Evolution of Privacy in India

In June 2011, India issued final regulations implementing parts of IT (Amendment) Act, 2008, requiring organisations to obtain written consent from the data subjects before undertaking data processing activities. However, to date, the enforcement and application of the law remain uncertain.

In 2016, Karmanya Singh Sareen and Shreya Sethi filed a petition in Delhi High Court arguing WhatsApp’s change in privacy policy to share data with Facebook violated user privacy. On 23rd September 2016, a Divisional bench rejected the petition but directed WhatsApp to delete the data, until 25th September 2016, of users who opt to delete–as well as who retain–the application.

In 2017, TRAI came out with a consultation paper on “Privacy, Security and Ownership of Data in the Telecom Sector” to protect the data rights of individuals.

Right to Privacy as a fundament right in India

Since the 1960s, the Indian judiciary and the Supreme Court in particular have dealt with the issue of privacy both as a fundamental right under the constitution and as a common law right.  The common thread through all these judgement by the Supreme Court of India has been to recognize the right to privacy either as a fundamental right under the constitution or as a common law right but to refrain from giving a specific definition.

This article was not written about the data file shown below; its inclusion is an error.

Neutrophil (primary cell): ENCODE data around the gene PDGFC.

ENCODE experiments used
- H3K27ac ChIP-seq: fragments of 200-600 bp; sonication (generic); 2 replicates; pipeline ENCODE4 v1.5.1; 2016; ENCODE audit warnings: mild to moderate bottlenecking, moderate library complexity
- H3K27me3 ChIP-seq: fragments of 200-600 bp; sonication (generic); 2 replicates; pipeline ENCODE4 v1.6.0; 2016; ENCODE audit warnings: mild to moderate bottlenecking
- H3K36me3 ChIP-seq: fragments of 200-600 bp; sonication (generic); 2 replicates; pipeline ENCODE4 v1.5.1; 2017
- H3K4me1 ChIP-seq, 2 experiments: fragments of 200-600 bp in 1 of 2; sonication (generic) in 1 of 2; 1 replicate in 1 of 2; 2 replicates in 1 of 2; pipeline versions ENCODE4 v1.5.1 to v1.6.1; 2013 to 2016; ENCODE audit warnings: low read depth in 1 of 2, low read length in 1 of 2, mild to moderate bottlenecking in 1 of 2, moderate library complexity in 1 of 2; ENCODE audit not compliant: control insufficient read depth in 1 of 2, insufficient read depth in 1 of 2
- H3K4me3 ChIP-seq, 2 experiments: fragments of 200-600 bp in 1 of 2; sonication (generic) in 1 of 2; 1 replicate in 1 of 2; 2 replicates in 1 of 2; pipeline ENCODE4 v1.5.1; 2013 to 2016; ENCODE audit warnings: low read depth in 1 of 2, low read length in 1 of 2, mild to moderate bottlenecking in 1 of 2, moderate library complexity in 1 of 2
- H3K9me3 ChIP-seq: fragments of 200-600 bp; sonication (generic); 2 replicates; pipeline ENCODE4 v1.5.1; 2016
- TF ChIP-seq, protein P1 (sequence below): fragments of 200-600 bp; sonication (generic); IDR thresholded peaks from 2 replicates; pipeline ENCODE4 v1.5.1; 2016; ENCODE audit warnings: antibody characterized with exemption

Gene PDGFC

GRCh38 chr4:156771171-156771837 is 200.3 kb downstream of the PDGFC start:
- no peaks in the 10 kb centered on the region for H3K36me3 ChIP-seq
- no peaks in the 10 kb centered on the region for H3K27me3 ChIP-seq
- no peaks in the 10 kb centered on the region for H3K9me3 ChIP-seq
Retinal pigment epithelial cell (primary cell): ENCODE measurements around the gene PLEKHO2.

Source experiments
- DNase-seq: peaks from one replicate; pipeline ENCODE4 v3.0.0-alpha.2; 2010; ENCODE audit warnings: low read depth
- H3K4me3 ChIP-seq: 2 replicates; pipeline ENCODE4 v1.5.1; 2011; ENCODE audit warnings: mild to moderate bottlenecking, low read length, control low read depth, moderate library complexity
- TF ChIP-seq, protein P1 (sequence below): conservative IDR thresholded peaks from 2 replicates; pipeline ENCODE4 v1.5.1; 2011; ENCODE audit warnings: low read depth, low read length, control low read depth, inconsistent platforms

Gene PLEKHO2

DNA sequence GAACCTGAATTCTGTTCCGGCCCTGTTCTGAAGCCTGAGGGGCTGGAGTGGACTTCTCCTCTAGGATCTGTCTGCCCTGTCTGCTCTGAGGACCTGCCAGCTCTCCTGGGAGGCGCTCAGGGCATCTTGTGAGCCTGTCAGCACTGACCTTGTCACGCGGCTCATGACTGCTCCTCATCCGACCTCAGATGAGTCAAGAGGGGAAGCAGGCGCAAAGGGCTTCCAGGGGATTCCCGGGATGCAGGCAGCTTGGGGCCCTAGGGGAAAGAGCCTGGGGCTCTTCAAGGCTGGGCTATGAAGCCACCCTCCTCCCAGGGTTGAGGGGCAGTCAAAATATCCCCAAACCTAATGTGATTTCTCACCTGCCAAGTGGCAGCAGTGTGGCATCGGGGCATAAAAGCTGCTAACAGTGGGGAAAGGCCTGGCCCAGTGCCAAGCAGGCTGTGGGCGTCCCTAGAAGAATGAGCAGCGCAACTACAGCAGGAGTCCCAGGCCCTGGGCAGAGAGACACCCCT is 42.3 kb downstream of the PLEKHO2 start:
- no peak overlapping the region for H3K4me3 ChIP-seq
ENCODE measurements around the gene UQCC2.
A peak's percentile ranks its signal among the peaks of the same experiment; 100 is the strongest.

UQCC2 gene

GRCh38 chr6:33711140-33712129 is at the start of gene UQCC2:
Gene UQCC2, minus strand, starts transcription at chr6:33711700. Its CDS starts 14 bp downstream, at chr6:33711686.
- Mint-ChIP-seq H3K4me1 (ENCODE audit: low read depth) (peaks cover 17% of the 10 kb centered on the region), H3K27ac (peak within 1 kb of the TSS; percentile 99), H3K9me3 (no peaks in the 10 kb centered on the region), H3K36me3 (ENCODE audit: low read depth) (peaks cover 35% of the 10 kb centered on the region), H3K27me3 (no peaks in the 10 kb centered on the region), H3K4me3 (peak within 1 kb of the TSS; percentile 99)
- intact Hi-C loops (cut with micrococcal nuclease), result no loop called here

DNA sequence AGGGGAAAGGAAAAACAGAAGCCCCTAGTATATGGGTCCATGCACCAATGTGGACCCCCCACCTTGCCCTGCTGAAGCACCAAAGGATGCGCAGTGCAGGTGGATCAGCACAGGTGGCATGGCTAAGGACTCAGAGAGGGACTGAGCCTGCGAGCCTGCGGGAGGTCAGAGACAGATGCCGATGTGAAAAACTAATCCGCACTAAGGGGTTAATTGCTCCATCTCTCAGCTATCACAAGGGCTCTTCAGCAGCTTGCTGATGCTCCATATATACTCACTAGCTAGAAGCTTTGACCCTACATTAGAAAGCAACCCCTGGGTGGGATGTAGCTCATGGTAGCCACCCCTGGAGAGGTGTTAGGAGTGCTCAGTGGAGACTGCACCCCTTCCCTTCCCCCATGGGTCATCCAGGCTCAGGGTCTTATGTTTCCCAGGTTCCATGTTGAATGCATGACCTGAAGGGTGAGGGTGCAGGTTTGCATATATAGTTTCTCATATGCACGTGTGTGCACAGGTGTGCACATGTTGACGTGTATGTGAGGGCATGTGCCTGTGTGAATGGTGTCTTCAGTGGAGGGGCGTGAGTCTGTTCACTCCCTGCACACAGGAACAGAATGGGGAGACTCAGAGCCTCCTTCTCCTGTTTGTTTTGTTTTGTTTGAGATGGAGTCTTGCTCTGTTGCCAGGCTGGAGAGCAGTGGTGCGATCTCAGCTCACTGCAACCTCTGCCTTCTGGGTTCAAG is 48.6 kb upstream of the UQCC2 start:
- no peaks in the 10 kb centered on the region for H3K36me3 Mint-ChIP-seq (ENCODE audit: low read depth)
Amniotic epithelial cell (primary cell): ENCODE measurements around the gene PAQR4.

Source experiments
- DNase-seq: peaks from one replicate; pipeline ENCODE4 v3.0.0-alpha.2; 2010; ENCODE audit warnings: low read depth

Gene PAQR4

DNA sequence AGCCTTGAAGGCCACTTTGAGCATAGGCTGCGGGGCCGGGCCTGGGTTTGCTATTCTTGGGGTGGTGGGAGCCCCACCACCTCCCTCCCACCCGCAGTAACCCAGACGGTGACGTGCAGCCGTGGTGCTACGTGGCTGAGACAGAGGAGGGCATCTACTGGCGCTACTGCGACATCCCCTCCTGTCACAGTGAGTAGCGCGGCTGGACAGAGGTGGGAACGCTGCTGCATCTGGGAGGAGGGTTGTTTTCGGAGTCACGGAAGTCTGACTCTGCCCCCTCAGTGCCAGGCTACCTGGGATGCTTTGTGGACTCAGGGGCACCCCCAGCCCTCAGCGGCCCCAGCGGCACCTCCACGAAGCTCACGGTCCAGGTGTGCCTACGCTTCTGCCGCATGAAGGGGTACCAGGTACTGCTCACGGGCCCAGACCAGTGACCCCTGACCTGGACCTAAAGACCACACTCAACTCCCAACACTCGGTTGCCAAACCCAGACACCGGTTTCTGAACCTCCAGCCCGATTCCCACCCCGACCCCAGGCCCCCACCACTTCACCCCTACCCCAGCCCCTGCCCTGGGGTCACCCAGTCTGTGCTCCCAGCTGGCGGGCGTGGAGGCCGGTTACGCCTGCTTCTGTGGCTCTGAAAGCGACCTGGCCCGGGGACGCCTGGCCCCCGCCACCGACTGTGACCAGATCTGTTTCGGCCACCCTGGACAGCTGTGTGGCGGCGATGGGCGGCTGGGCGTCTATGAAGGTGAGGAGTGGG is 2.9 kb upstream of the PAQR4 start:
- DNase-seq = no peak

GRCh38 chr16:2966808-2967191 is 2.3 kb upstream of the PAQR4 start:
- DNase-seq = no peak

However, on 24th August, 2017, a historic judgement was passed by the Supreme Court of India that stated the right to privacy to be a part of fundamental rights that was protected by the Indian Constitution.  The Supreme Court declared that the right to privacy stems from the fundamental right to life and liberty and that it would be having a long lasting consequence.  The nine judge bench of the Supreme Court was involved in the case of Justice KS Puttuswamy(Retd) vs Union of India.